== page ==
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Want To Scare The Pants Off Some Unethical Companies Like A Boss? There's An App For That.

It's no secret that companies pay politicians to write laws that benefit their bottom line. The downside (besides our loss of democracy) is these companies using our money against us by contributing to organizations we don't stand for (I'm looking at you, Chick-Fil-A). Welp, now there's an app for that.

You can download Buycott for free from iTunes or Google Play.

via FIRST

FIRST students learn real-world career skills through robotics competitions.

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In today’s rapidly changing world, most parents are concerned about what the future looks like for their children. Whether concerning technology, culture, or values, young people today are expected to navigate—and attempt to thrive in—a society that’s far more complicated than that of their parents. It’s one of the reasons why parents are keen to involve their kids in activities that will help them become more resilient, well-rounded and better prepared for life when they enter adulthood.

One such activity is FIRST®, a volunteer-based global robotics community that helps young people discover a passion for science, technology, engineering and mathematics (STEM) through exciting, multifaceted challenges. FIRST helps kids ages 4 to 18 to build confidence, resilience, cooperation and empathy as they compete and collaborate with one another.

You may have seen the transformative power of FIRST programs featured in the new 2022 Disney+ documentary “More Than Robots.”

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via Pexels

Three people engaged in conversation at a party.

There are some people who live under the illusion that everything they say is deeply interesting and have no problem wasting your time by rambling on and on without a sign of stopping. They’re the relative, neighbor or co-worker who can’t take a hint that the conversation is over.

Of all these people, the co-worker who can’t stop talking may be the most challenging because you see them every day in a professional setting that requires politeness.

There are many reasons that some people talk excessively. Therapist F. Diane Barth writes in Psychology Today that some people talk excessively because they don’t have the ability to process complex auditory signals, so they ramble on without recognizing the subtle cues others are sending.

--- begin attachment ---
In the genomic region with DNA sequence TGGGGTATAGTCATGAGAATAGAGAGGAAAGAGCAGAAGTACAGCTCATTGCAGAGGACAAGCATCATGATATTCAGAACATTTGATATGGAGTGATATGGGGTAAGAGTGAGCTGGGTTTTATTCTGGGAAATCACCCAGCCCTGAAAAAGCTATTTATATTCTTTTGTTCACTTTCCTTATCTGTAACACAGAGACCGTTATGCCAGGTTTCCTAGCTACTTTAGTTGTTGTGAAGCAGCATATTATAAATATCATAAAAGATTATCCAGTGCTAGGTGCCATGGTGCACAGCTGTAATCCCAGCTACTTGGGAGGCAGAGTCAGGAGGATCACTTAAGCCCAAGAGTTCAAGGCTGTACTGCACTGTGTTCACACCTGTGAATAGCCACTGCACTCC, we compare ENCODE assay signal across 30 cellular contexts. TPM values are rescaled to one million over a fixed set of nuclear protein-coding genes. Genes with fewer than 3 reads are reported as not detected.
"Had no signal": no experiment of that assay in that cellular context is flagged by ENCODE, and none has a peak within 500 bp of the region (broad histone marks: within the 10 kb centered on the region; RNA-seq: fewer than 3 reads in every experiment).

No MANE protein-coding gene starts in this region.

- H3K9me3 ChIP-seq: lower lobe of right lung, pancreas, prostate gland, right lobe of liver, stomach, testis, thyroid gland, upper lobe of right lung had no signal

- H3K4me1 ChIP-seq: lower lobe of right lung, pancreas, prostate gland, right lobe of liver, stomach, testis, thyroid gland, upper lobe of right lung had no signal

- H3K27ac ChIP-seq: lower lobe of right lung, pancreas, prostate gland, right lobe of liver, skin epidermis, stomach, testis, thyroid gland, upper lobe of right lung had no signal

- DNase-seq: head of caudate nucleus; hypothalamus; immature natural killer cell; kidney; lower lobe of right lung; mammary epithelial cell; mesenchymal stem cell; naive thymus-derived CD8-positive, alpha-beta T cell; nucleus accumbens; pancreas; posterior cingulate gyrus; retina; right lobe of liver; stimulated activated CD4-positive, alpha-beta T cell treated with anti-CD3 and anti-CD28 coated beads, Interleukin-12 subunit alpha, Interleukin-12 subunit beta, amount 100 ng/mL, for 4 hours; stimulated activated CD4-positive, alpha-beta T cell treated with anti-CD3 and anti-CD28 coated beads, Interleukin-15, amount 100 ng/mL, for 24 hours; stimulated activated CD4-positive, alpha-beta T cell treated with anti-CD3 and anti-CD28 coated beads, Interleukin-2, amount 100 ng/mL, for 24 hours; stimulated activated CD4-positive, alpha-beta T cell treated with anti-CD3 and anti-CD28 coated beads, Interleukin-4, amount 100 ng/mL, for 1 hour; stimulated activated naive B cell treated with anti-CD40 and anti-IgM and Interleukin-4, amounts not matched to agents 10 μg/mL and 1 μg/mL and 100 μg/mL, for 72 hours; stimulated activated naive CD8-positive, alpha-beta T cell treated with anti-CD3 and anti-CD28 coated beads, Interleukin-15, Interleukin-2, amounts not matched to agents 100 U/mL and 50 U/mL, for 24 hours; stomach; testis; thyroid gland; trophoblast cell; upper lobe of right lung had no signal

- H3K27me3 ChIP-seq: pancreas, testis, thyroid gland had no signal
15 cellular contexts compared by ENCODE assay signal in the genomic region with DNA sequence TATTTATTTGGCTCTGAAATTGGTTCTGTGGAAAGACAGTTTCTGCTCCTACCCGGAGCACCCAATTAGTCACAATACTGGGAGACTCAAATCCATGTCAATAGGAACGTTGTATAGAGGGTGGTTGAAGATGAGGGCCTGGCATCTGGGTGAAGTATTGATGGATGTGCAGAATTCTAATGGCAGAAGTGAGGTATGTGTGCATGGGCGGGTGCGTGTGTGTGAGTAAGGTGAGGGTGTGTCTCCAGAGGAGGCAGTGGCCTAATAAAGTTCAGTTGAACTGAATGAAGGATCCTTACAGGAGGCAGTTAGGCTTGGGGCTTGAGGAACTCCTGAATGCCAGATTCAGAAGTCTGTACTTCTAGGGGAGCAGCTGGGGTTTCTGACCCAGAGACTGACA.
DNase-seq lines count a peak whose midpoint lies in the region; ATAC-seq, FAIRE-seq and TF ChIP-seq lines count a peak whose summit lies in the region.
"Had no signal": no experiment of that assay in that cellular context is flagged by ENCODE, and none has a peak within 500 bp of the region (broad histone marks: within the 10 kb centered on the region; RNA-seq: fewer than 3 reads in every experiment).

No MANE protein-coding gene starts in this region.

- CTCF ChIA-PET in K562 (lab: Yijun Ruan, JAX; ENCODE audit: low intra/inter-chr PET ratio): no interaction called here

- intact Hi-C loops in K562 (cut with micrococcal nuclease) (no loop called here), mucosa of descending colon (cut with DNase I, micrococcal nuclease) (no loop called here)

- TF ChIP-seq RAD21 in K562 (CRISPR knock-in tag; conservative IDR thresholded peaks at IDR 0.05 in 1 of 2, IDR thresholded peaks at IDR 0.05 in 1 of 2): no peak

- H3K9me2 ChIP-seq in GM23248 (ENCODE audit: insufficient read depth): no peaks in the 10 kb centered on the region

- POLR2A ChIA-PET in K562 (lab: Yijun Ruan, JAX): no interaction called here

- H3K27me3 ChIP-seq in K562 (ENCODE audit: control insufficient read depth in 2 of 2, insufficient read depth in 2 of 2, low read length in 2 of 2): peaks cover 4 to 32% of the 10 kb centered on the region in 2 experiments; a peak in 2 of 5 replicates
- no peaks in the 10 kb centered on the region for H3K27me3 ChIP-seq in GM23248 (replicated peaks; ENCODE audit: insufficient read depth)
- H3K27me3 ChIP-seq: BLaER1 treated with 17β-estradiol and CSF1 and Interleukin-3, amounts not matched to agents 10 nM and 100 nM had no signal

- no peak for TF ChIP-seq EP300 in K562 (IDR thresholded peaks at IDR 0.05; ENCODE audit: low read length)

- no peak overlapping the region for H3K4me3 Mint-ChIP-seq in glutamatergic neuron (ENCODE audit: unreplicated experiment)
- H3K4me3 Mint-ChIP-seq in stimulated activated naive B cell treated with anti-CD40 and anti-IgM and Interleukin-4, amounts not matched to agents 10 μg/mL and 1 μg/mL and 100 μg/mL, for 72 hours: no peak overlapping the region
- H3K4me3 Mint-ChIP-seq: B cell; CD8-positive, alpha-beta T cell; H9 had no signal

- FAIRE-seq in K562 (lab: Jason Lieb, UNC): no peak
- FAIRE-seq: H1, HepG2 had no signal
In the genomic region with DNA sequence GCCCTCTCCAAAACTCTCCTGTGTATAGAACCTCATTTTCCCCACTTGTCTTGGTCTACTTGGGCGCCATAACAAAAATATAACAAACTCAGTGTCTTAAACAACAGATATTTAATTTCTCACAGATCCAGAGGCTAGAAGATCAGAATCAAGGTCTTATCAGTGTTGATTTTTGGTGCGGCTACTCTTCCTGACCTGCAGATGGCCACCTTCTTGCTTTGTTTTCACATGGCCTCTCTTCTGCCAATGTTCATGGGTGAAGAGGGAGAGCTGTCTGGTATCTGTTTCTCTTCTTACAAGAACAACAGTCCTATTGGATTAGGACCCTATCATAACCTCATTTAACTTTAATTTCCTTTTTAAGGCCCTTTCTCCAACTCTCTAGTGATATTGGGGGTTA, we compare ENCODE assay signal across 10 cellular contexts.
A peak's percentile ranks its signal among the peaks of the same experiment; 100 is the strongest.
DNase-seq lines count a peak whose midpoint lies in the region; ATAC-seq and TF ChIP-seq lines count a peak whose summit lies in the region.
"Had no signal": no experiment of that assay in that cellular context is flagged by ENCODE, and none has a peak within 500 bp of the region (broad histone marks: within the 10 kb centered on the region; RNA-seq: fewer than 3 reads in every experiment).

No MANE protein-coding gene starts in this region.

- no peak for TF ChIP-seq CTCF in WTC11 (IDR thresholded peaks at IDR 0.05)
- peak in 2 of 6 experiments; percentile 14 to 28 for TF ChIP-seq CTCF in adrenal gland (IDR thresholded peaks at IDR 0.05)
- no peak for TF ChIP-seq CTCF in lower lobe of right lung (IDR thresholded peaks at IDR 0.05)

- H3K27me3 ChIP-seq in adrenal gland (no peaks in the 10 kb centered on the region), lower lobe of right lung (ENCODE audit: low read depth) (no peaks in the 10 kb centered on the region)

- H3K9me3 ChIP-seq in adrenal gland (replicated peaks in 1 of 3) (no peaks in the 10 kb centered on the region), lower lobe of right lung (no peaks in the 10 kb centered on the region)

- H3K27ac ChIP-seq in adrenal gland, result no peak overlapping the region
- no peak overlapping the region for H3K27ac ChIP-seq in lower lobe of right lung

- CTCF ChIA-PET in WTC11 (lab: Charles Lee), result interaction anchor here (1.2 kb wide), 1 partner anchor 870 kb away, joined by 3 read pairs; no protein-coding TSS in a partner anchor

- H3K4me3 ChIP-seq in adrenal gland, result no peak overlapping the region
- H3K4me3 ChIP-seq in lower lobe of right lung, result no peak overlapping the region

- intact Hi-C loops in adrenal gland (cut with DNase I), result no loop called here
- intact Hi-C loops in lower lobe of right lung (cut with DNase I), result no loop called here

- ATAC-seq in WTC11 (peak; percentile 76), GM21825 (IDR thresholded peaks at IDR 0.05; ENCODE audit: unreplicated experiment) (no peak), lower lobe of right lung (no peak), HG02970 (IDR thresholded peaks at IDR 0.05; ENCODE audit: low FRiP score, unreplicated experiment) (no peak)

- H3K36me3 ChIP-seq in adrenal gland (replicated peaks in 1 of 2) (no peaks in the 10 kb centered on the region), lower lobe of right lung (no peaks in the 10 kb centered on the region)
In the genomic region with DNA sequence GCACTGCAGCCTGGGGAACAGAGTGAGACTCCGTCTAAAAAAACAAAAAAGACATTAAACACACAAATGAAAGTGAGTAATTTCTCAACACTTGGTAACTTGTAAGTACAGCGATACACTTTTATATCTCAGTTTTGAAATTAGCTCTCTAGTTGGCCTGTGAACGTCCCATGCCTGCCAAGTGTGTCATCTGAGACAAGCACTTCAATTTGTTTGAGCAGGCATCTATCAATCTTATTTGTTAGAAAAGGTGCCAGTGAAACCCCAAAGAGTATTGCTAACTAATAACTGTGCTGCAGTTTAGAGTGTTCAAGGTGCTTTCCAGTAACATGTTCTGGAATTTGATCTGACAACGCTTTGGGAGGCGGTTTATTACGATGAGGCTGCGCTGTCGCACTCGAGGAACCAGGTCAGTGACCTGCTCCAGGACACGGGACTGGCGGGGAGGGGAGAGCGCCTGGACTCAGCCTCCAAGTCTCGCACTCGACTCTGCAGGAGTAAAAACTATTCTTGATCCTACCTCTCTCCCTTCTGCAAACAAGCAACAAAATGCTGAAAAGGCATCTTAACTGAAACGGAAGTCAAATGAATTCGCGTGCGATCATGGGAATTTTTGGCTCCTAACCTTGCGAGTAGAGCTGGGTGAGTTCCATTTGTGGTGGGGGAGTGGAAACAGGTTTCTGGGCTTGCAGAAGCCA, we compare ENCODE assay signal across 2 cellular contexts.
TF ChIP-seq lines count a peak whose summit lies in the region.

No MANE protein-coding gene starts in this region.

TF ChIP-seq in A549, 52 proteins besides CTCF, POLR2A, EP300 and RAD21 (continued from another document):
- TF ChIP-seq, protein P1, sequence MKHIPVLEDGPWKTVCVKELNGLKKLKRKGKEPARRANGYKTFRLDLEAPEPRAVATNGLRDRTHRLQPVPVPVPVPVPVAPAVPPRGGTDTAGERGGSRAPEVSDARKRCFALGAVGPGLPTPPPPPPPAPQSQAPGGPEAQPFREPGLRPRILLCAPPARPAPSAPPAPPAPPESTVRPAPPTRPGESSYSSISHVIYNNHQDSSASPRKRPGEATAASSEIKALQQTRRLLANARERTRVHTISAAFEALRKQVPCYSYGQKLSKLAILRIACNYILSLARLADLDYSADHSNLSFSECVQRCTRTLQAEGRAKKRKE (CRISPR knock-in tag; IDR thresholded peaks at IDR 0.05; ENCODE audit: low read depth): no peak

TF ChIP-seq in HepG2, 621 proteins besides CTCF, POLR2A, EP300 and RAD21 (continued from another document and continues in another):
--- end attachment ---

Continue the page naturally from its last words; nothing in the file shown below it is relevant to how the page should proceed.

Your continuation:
It may also be a case of someone who thinks they’re the most interesting person in the conversation.

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A leaping border collie.

Pet hotels have come a long way from the gloomy dog kennels that were once the norm. But apparently there's still no substitute for the comfort of home. In a delightful and downright impressive story from Inside Edition, Jeremy and Sarah Henson had their five-day Las Vegas vacation disrupted last February when they got an alert that their Ring doorbell had been pressed. Who was at their door? It was none other than their dog Dexter who they had recently boarded at a local pet hotel.

The Lenexa, Kansas couple must have been completely shocked that the dog escaped the pet hotel, made his way home and knew how to ring the doorbell. “We were both like, ‘Oh my God, that’s Dexter!’” Jeremy told Inside Edition. “Obviously, he didn’t understand the fact that we were gone, he just thought that we were home. And he takes his job protecting us very seriously."

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John Cena showed up for a family who fled Mariupol, Ukraine, after their house was destroyed in the Russian invasion.

Since Russia invaded Ukraine nearly four months ago, more than 13 million Ukrainians have fled their homeland. Some cities, such as Mariupol, have been completely destroyed—"reduced to a wasteland littered with bodies," according to an explainer in Reuters—and may be uninhabitable for the foreseeable future.

Many families fled early in the war, when the danger became clear. But not everyone understood why they were leaving.

Children are befuddled by war, as they should be. It is nonsensical, illogical and unbelievable to think that you must leave your home and move to a country far away because a grown-up who is supposed to be a leader is trying to blow up your house. People with intellectual disabilities may also not understand a sudden uprooting, especially when the reason is something even fully abled adults struggle to make sense of.

When Liana Rohozhyn's home in Mariupol was destroyed earlier in the war, she and her family were forced to flee. Her son Misha, a nonverbal 19-year-old with Down syndrome, was understandably distressed about having to leave Ukraine. To comfort him through the long journey across Europe to safety, Liana told Misha they were going on a trip to find the champion wrestler, John Cena.

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